Beijing said that comments made by Mike Pompeo were “very absurd” after the US Secretary of State criticised China’s re-election to the UN Human Rights Council (UNHRC) earlier this week.

In a statement issued on Tuesday, Pompeo accused the UNHRC of “embracing” authoritarian regimes: “Today the UN General Assembly once again elected countries with abhorrent human rights records, including China, Russia, and Cuba,” a statement read.

United Nations Human Rights Council. Photo: UN.

In a press briefing on Wednesday, spokesperson for the Chinese Ministry of Foreign Affairs Zhao Lijian said that China was elected by UN member states: “The United States withdrew from the Human Rights Council and is now standing on the opposite side of the international community. It is in no position to dictate the Human Rights Council election.”

“We advise the United States to stop spreading political virus and make some earnest efforts to promote and protect human rights in its own country… It should stop politicising human rights issues and stop using human rights as a pretext to interfere in others’ internal affairs.” Zhao added.

Zhao Lijian. Photo: China’s Ministry of Foreign Affairs Spokesperson Office, via Twitter.

Later the same day, the US Secretary again criticised Beijing’s human rights record and alleged disregard for international law, tweeting: “The Chinese Communist Party has routinely dismantled the autonomy that Beijing promised to the Hong Kong people & the world in a UN-registered treaty.”

The secretary also referred to a sanctions report issued by the State Department on Thursday which named 10 individuals whose “actions have undermined freedoms of assembly, speech, press, or rule of law.”

The US withdrew from the council in June 2018. Back then, Secretary Pompeo and then-US ambassador to the UN Nikki Haley said the decision was made in light of the “hypocritical and self-serving” nature of the council that “made a mockery of human rights.”

The UNHCR, headquartered in Geneva, was founded in 2006 as an inter-governmental body tasked with “the promotion and protection of all human rights around the globe.” The 15 newly-elected members will serve a three-year term from January 2021.

‘Perverse logic’

China was elected to the UNHRC despite serious human rights allegations against Beijing from rights groups. In a joint statement issued last Wednesday, over 70 rights organisations from 18 countries urged UN member states to vote against China’s election to the council, citing “its ongoing and systematic human rights abuses targeting Uyghurs.”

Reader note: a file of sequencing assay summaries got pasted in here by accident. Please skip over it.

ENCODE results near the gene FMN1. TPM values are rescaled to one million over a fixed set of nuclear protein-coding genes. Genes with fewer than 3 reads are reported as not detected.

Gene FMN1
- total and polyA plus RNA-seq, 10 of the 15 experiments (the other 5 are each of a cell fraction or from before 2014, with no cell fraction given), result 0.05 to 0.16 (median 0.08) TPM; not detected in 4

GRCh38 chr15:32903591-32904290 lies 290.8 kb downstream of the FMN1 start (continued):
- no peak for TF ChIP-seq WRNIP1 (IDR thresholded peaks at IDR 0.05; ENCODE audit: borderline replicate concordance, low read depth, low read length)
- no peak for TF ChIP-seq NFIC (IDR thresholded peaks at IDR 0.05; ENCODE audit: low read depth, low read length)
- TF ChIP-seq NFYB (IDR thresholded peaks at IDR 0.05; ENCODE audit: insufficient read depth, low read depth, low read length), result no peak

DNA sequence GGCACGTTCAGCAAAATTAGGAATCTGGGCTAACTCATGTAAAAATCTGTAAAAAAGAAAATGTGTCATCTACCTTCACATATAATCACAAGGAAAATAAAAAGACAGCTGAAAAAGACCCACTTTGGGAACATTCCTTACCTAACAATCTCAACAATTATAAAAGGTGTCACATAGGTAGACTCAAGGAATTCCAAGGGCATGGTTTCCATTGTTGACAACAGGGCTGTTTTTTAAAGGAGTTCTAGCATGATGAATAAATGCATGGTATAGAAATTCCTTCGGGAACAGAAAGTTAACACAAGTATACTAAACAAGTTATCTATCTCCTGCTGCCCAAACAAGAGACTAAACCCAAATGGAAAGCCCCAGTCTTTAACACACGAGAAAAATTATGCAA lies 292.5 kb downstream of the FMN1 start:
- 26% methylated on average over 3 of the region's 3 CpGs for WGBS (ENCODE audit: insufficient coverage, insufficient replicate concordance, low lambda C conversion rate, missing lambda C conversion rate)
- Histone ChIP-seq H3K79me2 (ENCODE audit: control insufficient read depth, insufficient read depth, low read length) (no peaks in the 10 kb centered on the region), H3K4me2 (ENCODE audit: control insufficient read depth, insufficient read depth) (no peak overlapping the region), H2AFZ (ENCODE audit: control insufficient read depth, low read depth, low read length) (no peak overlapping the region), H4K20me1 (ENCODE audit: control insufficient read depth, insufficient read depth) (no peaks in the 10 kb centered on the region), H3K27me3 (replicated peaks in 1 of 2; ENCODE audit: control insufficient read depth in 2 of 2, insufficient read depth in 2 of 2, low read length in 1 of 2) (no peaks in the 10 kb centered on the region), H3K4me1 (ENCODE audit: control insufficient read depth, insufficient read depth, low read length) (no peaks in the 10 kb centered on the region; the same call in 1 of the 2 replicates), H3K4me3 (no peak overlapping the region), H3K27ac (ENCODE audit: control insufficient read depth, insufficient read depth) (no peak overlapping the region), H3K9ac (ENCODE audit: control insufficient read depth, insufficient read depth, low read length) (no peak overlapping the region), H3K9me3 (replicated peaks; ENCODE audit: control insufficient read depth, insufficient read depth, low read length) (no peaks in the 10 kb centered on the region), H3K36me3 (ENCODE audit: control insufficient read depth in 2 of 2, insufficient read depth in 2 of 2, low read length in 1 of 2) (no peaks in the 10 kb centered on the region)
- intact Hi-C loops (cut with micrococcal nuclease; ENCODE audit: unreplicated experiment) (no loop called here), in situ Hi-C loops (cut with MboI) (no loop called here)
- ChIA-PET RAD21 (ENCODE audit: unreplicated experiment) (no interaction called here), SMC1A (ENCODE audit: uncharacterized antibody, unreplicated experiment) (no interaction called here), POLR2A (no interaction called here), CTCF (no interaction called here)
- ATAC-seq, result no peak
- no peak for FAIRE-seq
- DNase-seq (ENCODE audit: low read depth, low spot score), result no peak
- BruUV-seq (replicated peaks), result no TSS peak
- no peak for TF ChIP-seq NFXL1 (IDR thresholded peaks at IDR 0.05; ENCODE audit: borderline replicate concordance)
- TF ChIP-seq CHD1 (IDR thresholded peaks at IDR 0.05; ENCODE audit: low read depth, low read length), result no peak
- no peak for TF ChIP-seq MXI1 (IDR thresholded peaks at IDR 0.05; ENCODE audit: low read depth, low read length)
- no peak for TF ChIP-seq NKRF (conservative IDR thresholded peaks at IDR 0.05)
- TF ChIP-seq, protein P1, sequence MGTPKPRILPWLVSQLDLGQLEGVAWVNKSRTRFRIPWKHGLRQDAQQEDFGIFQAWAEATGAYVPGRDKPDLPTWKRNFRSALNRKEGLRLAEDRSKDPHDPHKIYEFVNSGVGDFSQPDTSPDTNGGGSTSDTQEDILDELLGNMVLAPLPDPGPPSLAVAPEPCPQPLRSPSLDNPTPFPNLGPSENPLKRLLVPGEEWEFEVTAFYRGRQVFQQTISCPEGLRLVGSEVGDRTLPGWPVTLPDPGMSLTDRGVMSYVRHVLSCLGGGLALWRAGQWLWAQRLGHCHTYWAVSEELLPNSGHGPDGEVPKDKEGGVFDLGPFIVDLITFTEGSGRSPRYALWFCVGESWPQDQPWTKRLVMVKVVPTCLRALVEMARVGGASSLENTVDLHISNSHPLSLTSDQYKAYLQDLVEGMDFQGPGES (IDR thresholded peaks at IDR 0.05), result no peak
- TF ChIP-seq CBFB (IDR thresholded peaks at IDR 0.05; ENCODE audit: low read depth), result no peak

“Appointing China to the Human Rights Council undermines the core values that the United Nations stand for,” World Uyghur Congress President Dolkun Isa said, “China not only undermines the concept of human rights, but also uses its influence in the UN to silence any debate on its horrific human rights record.’’

Photo: Stand News.

The sentiment was echoed by Executive Director of the Uyghur Human Rights Project (UHRP) Omer Kanat: “It’s difficult to comprehend the perverse logic behind the possibility of electing China – the government currently committing genocide against Uyghurs—to the UN body responsible for overseeing human rights protections around the world.”

The group expressed “dismay” following China’s election to the UNHCR: “Governments committing genocide shouldn’t be allowed anywhere near the Human Rights Council.”

File Photo: Rachel Wong/HKFP.

“It’s clear from the vote, however, that China has been losing the confidence of the international community over time,” Kanat said, referring to the lowest level of support for China from UN member states since 2006. China received 41 fewer votes than during its last election to the council.

Human rights concern groups have long-criticised China for its human rights record, with reports of mass detention of Uighur Muslims in Xinjiang, and political suppression in Tibet and Hong Kong. The US issued targeted sanctions against exports from certain Chinese products in September, citing reports of forced labour in the Xinjiang region.

Earlier this month, 39 human rights groups issued a joint declaration blasting China’s human rights abuses in Hong Kong, Tibet and Xinjiang.

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Rhoda Kwan

Rhoda Kwan is HKFP's Assistant Editor. She has previously written for TimeOut Hong Kong and worked at Meanjin, a literary journal. She holds a double bachelor’s degree in Law and Literature from the University of Hong Kong.